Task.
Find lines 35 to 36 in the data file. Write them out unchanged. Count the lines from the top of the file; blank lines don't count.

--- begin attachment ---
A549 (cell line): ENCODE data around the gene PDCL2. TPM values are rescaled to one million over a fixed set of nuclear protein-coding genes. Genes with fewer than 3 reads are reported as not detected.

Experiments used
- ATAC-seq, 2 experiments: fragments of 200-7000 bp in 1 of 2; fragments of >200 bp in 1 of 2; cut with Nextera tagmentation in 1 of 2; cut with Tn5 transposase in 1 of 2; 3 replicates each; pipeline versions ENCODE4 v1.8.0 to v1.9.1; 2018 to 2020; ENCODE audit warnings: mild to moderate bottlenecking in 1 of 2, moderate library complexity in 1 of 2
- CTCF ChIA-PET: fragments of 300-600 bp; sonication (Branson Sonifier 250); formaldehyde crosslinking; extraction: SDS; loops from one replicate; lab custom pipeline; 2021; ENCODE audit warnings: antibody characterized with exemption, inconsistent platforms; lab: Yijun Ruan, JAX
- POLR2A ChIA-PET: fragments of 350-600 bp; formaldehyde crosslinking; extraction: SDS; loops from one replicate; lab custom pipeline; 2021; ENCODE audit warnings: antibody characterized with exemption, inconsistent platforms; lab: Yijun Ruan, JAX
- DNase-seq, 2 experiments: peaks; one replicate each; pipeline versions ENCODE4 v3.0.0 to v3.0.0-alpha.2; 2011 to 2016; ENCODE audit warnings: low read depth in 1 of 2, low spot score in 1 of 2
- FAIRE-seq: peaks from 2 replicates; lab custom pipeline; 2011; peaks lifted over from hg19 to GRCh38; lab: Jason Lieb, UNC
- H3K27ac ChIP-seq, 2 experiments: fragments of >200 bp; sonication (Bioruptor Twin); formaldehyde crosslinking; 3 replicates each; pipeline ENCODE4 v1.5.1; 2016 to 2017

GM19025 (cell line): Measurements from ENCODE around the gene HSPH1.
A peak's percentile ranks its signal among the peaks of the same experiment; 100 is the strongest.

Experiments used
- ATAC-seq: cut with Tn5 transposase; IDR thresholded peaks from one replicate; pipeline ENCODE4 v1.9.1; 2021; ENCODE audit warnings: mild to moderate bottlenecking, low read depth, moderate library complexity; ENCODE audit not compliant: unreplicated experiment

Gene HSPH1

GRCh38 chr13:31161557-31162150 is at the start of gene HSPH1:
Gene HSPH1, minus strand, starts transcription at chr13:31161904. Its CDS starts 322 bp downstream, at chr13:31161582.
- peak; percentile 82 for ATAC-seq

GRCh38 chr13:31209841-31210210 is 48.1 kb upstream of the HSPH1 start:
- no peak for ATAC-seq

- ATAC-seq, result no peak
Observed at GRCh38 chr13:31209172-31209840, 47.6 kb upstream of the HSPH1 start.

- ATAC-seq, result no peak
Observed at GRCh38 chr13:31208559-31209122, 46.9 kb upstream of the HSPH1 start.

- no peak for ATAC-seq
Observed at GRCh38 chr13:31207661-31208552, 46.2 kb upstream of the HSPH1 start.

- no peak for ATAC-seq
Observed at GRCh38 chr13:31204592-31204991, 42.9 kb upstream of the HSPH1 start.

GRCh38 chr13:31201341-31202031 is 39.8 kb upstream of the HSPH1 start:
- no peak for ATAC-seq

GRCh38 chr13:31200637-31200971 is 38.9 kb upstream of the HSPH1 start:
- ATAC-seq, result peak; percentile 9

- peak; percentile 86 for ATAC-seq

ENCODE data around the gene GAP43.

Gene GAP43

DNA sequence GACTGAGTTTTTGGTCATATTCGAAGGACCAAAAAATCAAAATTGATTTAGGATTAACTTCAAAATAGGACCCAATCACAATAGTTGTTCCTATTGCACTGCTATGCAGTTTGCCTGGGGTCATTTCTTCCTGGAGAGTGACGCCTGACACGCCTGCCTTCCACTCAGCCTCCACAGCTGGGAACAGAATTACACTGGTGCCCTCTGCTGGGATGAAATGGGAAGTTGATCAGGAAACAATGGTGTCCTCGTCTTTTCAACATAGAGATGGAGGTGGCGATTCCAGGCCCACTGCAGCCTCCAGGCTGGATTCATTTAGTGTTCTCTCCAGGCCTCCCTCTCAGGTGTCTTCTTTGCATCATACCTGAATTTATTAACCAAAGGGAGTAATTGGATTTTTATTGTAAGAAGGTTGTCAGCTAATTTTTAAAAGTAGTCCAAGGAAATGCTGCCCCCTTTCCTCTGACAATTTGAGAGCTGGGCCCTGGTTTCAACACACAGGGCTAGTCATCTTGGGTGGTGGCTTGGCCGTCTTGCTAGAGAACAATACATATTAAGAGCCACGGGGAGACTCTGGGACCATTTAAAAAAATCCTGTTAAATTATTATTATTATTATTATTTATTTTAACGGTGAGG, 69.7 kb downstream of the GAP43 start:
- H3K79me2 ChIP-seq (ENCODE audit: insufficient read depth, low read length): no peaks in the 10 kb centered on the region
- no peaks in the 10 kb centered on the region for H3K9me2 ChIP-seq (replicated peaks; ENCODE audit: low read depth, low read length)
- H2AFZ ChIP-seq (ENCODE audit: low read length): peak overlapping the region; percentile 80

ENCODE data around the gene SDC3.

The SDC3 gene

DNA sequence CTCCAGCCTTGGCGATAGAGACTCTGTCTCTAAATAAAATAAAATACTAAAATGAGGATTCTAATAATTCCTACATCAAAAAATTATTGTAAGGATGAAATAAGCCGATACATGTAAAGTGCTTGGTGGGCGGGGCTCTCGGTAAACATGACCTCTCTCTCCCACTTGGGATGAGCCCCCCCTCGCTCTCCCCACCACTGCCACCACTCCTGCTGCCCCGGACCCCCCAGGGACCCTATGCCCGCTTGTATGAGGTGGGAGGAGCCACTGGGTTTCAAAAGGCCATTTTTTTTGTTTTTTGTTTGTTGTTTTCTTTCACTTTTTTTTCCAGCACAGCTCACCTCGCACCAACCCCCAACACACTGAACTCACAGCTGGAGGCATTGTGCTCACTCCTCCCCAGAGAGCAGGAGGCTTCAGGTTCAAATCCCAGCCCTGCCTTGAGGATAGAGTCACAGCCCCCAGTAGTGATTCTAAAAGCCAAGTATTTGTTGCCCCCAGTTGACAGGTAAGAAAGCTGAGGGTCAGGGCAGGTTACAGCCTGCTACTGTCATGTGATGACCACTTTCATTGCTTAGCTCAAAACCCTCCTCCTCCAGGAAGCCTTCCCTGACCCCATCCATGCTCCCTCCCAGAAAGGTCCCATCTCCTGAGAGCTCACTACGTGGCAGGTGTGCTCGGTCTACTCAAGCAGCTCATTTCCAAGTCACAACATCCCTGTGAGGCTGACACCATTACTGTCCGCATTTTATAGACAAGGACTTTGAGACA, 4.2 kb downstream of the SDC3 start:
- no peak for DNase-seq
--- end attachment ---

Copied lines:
- H3K79me2 ChIP-seq (ENCODE audit: insufficient read depth, low read length): no peaks in the 10 kb centered on the region
- no peaks in the 10 kb centered on the region for H3K9me2 ChIP-seq (replicated peaks; ENCODE audit: low read depth, low read length)